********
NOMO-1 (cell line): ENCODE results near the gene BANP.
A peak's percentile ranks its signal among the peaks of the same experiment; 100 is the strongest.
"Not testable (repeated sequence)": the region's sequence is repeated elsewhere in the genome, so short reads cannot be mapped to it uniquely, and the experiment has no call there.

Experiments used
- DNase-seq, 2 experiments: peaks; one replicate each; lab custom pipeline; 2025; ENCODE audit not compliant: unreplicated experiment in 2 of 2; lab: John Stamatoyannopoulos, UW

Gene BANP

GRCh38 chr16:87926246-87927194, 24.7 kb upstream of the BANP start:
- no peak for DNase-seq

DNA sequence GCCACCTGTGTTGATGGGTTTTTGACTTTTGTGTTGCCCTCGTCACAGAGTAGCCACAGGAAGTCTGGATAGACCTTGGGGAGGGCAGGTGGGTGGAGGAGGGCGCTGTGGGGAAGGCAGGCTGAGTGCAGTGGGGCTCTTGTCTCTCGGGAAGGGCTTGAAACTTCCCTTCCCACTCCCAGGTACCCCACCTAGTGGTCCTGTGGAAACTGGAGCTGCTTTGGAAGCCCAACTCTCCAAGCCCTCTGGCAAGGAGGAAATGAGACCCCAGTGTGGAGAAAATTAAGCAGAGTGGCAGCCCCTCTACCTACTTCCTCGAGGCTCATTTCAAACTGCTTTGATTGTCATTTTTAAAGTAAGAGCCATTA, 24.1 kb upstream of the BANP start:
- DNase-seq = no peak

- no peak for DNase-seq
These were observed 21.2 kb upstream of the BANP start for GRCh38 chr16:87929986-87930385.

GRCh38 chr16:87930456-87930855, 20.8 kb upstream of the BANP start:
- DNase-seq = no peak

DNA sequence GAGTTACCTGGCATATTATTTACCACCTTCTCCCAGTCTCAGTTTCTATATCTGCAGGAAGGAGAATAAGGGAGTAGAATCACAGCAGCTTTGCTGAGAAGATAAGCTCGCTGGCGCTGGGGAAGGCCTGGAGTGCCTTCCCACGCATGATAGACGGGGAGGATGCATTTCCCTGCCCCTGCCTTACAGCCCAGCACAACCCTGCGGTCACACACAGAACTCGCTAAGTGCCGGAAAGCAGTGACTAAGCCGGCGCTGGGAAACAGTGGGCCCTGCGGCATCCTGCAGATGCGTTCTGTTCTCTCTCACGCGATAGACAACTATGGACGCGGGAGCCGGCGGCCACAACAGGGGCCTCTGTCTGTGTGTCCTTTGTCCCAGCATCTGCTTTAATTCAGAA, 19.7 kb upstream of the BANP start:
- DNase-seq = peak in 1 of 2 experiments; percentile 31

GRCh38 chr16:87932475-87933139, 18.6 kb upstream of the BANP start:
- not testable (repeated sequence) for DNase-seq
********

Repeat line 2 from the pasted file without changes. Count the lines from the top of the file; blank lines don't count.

A peak's percentile ranks its signal among the peaks of the same experiment; 100 is the strongest.